More municipal water facilities across California are realizing the benefits of on-site solar installations, and some are helping communities save even more money than originally anticipated.
The motivation for these projects is similar to one driving many school districts to embrace renewable energy - the money saved over time for the local community.
The most recent example comes from Hanford, where a new 1-megawatt (MW) ground-mounted, single-axis array at the city's water treatment plant is expected to cut electricity costs in half, adding up to $7 million over the lifetime of the project.
Similar savings have been reported for 26 solar installations at water agencies and districts across California. Collectively, the systems saved $5.3 million over the past 12 months, says SunPower, which is managing the projects.
SunPower has built 25 MW of solar systems at 43 water facilities over the past decade. Most of the systems are generating slightly better results than originally anticipated – an average of 102% of anticipated production.
"Water agencies and facilities typically have huge energy demand and a responsibility to rate payers to minimize operational costs," says Howard Wenger of SunPower. "We are very pleased that our water agency and district customers are seeing returns above and beyond expectations, delivering added value to the public agencies and their ratepayers."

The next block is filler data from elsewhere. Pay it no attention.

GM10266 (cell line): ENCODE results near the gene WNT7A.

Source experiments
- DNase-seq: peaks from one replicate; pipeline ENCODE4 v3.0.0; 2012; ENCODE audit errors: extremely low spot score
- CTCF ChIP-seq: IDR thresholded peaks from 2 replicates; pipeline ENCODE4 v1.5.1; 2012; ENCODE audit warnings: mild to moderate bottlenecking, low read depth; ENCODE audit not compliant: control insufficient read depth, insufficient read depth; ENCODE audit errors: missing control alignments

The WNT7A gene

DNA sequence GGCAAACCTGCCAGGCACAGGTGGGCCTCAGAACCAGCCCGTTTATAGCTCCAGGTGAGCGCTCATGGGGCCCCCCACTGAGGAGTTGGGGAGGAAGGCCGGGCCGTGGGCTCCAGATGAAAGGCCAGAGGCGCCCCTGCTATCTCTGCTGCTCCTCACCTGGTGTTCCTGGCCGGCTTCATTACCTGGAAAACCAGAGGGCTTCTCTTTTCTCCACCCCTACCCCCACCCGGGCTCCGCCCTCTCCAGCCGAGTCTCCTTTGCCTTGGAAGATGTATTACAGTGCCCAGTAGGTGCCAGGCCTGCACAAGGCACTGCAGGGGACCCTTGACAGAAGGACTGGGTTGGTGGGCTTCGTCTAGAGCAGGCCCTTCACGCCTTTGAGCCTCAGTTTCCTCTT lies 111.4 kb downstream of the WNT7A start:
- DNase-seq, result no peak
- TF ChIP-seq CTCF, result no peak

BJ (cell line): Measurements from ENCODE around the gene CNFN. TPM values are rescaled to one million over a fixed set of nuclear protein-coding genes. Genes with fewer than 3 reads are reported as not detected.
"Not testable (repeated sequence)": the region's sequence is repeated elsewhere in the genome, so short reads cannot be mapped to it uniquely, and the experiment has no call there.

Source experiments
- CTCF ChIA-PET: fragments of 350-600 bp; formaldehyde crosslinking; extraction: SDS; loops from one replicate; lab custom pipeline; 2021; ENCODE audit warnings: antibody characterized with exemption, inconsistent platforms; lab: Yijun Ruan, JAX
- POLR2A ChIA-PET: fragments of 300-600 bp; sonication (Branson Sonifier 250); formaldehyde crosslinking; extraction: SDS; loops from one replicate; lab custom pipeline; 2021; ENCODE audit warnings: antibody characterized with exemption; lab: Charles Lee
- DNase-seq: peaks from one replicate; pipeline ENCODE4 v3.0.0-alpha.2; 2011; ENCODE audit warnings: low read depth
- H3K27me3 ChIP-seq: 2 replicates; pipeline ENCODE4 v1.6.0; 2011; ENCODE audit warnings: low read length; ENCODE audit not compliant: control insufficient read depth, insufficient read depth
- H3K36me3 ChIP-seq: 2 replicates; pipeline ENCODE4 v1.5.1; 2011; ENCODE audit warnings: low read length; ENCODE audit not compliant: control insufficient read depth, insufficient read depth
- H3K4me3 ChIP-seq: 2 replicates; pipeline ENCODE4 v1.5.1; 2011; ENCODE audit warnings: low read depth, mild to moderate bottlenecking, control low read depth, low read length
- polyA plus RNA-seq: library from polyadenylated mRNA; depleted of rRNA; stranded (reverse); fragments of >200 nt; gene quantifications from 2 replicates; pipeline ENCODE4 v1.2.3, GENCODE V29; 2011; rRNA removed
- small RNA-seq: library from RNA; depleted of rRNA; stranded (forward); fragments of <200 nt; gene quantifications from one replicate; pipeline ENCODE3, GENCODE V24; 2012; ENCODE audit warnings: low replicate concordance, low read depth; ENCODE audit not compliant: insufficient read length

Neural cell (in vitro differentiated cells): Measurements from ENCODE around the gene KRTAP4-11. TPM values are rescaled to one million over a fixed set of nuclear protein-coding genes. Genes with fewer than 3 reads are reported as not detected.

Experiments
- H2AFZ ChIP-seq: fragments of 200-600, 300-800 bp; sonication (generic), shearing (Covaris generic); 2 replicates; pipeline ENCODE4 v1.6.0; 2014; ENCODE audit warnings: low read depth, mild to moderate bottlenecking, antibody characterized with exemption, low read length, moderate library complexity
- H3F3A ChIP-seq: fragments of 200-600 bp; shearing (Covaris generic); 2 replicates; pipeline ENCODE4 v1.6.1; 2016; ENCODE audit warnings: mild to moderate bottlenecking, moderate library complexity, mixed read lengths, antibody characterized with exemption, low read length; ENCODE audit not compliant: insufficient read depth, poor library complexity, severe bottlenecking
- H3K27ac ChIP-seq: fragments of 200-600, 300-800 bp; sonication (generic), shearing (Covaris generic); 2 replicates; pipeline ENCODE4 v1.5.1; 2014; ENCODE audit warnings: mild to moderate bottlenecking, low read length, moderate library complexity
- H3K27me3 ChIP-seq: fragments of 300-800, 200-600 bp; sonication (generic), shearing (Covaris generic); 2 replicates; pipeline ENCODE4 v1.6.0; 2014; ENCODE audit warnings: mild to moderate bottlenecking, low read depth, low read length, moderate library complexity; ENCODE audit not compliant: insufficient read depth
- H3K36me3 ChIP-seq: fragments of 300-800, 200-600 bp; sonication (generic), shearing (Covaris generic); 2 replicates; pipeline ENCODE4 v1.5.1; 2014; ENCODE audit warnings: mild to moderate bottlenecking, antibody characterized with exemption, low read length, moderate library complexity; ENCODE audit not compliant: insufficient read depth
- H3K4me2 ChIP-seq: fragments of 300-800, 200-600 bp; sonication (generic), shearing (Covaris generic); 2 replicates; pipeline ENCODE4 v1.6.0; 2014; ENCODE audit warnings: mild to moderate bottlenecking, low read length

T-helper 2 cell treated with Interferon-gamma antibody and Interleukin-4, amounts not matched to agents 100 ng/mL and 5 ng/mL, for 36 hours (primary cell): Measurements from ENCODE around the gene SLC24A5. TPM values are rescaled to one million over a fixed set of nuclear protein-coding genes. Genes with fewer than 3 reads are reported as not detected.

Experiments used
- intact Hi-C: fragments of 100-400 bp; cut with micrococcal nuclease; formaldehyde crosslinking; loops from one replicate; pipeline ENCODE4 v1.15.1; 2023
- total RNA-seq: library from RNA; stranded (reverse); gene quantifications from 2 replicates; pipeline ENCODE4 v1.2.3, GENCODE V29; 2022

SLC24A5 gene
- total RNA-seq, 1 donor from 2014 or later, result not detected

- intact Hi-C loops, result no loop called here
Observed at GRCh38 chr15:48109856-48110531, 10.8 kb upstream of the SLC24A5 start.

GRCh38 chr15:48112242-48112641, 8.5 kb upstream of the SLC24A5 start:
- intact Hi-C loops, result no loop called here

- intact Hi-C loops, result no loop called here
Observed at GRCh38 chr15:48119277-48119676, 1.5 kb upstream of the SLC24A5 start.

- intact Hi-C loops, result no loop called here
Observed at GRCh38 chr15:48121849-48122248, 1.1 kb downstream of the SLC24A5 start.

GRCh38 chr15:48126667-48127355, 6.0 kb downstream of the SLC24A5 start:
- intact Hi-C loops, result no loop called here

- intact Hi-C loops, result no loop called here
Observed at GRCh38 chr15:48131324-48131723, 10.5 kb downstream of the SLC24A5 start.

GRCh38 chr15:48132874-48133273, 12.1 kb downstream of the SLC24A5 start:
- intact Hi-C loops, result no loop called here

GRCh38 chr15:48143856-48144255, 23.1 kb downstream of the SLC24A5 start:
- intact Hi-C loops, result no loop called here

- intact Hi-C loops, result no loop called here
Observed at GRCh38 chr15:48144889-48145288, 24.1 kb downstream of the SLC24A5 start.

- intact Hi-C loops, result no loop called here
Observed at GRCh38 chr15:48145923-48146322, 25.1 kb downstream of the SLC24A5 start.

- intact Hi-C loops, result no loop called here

SunPower is building two more solar systems for water agencies.
A 922-kilowatt (kW) system for Western Municipal Water District in Riverside is expected to generate 75% of its electricity. The district already benefits from a 1 MW system at its West Riverside Wastewater Treatment plant.
A 1.2 MW system for the City of Oceanside Water Utilities Department will generate 25%-30% of its electricity, saving an estimated $1.6 million over the next 20 years.
Both solar systems are financed under power purchase agreements.